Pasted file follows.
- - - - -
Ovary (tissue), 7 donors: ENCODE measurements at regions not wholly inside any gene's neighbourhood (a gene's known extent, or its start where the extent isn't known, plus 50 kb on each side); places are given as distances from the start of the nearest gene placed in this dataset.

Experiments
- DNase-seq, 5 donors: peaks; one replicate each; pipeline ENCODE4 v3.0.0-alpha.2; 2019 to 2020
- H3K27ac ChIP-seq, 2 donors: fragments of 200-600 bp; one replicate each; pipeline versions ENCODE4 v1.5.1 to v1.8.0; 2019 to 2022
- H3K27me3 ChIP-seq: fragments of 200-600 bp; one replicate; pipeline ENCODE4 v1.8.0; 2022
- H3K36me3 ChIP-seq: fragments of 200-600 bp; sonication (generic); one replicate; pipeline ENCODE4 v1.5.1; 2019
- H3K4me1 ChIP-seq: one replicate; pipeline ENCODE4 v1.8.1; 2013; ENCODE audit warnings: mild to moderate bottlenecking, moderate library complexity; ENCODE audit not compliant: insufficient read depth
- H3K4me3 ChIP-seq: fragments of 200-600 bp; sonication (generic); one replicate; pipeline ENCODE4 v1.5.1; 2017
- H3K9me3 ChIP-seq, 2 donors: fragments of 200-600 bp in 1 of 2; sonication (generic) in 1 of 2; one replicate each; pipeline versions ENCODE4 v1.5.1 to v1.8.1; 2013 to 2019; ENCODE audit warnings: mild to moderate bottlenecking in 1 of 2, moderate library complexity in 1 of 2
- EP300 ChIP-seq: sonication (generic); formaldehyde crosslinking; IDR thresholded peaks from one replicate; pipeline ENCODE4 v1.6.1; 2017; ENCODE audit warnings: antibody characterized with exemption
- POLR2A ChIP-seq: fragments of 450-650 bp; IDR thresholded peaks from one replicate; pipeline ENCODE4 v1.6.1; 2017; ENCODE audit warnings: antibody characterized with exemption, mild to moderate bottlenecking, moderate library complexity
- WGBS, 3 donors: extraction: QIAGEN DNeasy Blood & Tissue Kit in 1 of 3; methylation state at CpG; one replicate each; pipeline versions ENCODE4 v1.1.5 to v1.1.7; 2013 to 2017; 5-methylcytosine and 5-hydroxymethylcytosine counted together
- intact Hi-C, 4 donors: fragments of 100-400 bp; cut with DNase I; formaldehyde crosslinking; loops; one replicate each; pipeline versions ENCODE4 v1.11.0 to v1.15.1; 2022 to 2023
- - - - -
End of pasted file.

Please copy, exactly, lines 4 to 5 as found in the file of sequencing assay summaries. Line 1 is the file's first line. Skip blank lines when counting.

- H3K27ac ChIP-seq, 2 donors: fragments of 200-600 bp; one replicate each; pipeline versions ENCODE4 v1.5.1 to v1.8.0; 2019 to 2022
- H3K27me3 ChIP-seq: fragments of 200-600 bp; one replicate; pipeline ENCODE4 v1.8.0; 2022